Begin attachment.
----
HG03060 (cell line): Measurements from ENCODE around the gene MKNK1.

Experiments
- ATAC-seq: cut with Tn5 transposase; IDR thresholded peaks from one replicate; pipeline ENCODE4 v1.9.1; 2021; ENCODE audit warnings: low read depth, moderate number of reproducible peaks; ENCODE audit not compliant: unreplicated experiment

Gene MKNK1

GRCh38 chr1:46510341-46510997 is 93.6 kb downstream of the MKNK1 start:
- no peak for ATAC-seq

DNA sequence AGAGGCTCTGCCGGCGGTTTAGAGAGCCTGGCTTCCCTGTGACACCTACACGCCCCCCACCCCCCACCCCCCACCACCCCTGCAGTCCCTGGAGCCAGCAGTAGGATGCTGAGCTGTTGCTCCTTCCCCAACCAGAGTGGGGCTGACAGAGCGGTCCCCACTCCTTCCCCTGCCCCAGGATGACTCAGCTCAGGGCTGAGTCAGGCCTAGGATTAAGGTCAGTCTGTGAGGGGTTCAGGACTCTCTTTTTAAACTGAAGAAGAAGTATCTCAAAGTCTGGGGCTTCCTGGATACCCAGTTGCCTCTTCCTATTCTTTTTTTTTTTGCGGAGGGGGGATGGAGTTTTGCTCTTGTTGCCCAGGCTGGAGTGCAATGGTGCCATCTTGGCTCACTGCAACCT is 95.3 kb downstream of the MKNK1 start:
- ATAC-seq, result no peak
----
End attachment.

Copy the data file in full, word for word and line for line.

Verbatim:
HG03060 (cell line): Measurements from ENCODE around the gene MKNK1.

Experiments
- ATAC-seq: cut with Tn5 transposase; IDR thresholded peaks from one replicate; pipeline ENCODE4 v1.9.1; 2021; ENCODE audit warnings: low read depth, moderate number of reproducible peaks; ENCODE audit not compliant: unreplicated experiment

Gene MKNK1

GRCh38 chr1:46510341-46510997 is 93.6 kb downstream of the MKNK1 start:
- no peak for ATAC-seq

DNA sequence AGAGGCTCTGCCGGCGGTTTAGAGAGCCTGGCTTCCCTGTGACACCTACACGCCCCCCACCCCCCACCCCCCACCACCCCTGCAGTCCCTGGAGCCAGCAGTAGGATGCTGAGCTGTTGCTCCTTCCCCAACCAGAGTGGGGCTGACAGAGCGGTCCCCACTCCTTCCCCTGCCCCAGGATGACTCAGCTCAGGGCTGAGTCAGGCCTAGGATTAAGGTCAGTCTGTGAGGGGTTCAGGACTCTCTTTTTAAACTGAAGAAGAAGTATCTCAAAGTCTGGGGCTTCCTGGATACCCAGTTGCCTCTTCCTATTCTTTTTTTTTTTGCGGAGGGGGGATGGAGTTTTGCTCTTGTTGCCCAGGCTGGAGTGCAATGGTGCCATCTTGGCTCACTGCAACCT is 95.3 kb downstream of the MKNK1 start:
- ATAC-seq, result no peak